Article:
• Kyler Edwards is playing the best basketball in his career right now. He is shooting over 38% from deep, and his playmaking and defense have improved even more from already high levels last year.
  • I expect to see Terrence Shannon drawing Jalen Wilson in this game, and I really look forward to seeing how they match up. In theory this is a great opportunity for TJ, as his off-ball instincts and length allow him to be a force against wings that are primarily off-ball initiators. Wilson is a bit more of an interior presence, but having Shannon as a match will be huge, and will provide an answer to Wilson that neither Kentucky or Creighton had from a personnel perspective.
  • Kevin McCullar might be back, but I kind of doubt it. Without McCullar, having Nimari Burnett and Jamarius Burton playing at a high level will be crucial. Both guys have really struggled in PBH roles this year, and Burton specifically needs that aspect of his game to maximize his effectiveness. A 29.1% turnover percentage is not ideal, and it makes me wonder if there is some disconnect there. Of all the guys on the team, Burton might be the least connected with a singular group due to his awkward status as a potential redshirt turned immediate contributor. Regardless, having six turnover games like he did against Abilene Christian is not something that can happen if Tech wants to compete in the Big 12.

Answering Your Questions

New to the pregame notes this week is a mailbag section. I wanted to see what you guys wanted to know heading into this game, and I am excited to answer a couple of your questions. If you like this, please let us know on Twitter or in the comments and we will continue to implement this.

As I stated earlier, I honestly do not think this is a game where MSS gets played off the court. if anything, Kansas probably hopes this turns into a small ball game, as McCormack has struggled mightily this year. Wilson is a really good rebounder at 6’7, and they certainly have length, but this is not a big Kansas squad by any means. There is no Landon Lucas to set hard screens and scrap for boards, and there is certainly no Azubuike. This is actually one of the few Big 12 games this year where I feel Tech has the leverage to exploit whatever size Kansas tries to put out there.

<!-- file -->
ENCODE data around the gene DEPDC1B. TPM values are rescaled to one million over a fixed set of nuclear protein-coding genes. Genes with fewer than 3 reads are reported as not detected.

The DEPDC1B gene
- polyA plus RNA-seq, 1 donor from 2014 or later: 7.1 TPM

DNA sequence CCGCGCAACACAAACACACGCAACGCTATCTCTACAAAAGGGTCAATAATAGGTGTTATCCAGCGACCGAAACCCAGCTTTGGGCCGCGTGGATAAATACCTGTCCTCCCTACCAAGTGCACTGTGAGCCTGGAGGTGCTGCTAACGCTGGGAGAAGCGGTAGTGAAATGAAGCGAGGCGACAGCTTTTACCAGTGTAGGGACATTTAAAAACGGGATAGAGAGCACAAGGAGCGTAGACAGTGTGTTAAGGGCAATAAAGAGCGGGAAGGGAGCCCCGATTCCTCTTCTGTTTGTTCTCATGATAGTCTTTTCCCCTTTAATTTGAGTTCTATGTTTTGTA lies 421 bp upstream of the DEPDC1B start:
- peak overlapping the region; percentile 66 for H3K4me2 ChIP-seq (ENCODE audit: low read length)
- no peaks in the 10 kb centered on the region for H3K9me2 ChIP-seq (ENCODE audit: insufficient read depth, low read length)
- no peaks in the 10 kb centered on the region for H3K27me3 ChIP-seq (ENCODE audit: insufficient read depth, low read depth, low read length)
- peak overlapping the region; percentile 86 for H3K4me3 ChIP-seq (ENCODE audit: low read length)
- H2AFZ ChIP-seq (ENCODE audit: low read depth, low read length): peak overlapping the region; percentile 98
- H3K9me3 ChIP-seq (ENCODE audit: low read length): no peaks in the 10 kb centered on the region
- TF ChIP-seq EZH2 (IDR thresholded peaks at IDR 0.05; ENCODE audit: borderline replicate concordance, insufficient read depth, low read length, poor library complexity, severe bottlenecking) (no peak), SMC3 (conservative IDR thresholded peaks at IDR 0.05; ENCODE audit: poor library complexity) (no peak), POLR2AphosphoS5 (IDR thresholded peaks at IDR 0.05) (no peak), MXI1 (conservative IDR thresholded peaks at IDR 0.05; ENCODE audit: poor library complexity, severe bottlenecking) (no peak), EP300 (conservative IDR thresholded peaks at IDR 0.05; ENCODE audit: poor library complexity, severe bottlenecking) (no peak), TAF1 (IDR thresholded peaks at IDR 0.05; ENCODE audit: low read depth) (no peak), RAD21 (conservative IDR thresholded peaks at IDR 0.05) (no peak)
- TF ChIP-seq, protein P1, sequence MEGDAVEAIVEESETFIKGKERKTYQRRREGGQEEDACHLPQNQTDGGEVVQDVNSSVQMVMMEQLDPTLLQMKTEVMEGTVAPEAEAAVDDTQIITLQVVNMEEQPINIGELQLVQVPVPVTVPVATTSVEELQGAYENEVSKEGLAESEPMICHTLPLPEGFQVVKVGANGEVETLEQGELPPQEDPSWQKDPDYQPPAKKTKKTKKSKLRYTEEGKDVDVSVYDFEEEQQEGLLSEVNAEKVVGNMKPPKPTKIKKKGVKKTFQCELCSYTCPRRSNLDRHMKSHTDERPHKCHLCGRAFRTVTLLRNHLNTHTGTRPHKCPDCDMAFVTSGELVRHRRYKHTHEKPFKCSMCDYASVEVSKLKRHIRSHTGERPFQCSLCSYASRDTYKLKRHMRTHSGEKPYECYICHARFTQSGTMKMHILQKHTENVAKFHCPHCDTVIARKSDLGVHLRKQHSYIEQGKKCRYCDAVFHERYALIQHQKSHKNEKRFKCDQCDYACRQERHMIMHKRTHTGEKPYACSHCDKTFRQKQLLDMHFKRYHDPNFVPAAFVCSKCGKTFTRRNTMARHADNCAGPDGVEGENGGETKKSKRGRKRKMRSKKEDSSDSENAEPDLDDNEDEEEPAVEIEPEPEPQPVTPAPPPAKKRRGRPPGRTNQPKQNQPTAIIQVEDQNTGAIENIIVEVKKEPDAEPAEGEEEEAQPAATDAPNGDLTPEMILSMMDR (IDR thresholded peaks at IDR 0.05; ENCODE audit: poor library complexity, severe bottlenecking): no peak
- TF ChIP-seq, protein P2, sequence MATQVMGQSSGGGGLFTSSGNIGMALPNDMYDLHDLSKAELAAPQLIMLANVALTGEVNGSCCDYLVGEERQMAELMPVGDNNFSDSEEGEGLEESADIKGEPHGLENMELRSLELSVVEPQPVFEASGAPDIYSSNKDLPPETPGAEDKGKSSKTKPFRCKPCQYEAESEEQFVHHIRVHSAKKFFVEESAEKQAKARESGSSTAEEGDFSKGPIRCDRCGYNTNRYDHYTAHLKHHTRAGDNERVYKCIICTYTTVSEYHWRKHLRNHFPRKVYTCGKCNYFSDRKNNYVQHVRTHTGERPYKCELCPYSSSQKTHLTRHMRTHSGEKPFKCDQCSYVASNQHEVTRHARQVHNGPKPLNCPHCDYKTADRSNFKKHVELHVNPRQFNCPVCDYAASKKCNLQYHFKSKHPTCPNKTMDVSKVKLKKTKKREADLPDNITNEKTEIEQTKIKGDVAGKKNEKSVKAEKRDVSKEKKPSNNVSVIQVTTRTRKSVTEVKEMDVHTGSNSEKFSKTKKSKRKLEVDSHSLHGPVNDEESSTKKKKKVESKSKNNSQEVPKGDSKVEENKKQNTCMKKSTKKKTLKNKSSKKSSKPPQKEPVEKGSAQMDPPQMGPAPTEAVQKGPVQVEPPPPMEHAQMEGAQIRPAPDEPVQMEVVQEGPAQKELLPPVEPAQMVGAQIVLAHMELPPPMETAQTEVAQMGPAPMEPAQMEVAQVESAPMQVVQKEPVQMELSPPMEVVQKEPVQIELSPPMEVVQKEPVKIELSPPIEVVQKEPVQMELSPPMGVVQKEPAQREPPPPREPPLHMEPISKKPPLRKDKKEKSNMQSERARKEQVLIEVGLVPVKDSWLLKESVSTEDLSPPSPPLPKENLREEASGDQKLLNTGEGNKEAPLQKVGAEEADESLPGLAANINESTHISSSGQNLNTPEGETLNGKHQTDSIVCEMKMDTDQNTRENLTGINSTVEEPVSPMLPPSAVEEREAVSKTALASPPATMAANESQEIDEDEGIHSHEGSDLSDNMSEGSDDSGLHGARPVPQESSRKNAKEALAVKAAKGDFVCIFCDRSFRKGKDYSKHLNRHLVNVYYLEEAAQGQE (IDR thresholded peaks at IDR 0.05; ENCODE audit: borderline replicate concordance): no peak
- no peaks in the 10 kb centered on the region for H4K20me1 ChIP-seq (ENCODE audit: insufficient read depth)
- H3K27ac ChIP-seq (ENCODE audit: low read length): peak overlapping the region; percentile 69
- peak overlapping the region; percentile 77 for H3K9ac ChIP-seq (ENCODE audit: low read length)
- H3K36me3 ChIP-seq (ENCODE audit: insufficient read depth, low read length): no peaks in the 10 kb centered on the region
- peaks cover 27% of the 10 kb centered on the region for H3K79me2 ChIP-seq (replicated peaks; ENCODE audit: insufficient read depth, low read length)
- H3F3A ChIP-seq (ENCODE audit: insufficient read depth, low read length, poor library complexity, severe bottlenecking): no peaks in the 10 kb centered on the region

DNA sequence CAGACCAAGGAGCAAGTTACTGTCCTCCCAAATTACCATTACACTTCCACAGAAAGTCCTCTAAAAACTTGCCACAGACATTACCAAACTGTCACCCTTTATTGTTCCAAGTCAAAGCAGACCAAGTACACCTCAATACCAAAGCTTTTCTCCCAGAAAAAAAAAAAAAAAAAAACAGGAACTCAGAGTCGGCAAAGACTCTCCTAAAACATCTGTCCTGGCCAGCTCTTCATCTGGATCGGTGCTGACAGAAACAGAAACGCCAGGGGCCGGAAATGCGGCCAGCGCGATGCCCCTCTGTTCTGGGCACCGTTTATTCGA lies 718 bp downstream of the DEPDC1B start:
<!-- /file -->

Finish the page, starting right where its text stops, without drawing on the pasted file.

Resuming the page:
So this is a topic that I have spent a lot of time thinking about. Let me preface this: I do not in any way have the credibility to criticize what Chris Beard does. I’ve watched every game at this point and do quite a bit of film studying, but it’s a fraction of what the coaching staff sees, and also I would need about 30 years of direct learning to accumulate the knowledge of Beard and Mark Adams. With all that said, here is what my perfect rotation would look like tomorrow night(assuming McCullar is out)

Starters: McClung, Edwards, Shannon, Peavy, MSS

Rotation Reserves: Burnett, Burton, Smith

Spot minutes: Agbo, Nadolny

The key differences with my rotation and with Beard’s is that I would play Tyreek more and use Agbo in a spot role, but largely I think the lineup that the staff is using has a nice blend of size, scoring, and defensive versatility. With McCullar back, Tyreek will almost certainly go to a spot minute role, and my guess is one of Peavy or Burnett will have their minutes severely reduced. I am personally skeptical about Peavy’s game being able to translate consistently at the Big 12 level, as I think there are too many holes in his offensive game for him to receive heavy minutes alongside Shannon and MSS, but that is not something that is definite. His effort and instincts are really impressive for a freshman, and he could certainly get lots of minutes on defensive ability alone.

Beyond that- Benson could still get the occasional minute as a spark, and I do not see Goldin seeing any non-garbage time minutes for the foreseeable future. While I like Vlad, his processing is still not where it needs to be on either end, and I would say his lateral quickness needs to improve as well, although he is more quick than some people give him credit for. Adding strength is another priority for him, though that is something that will probably take a full offseason to develop.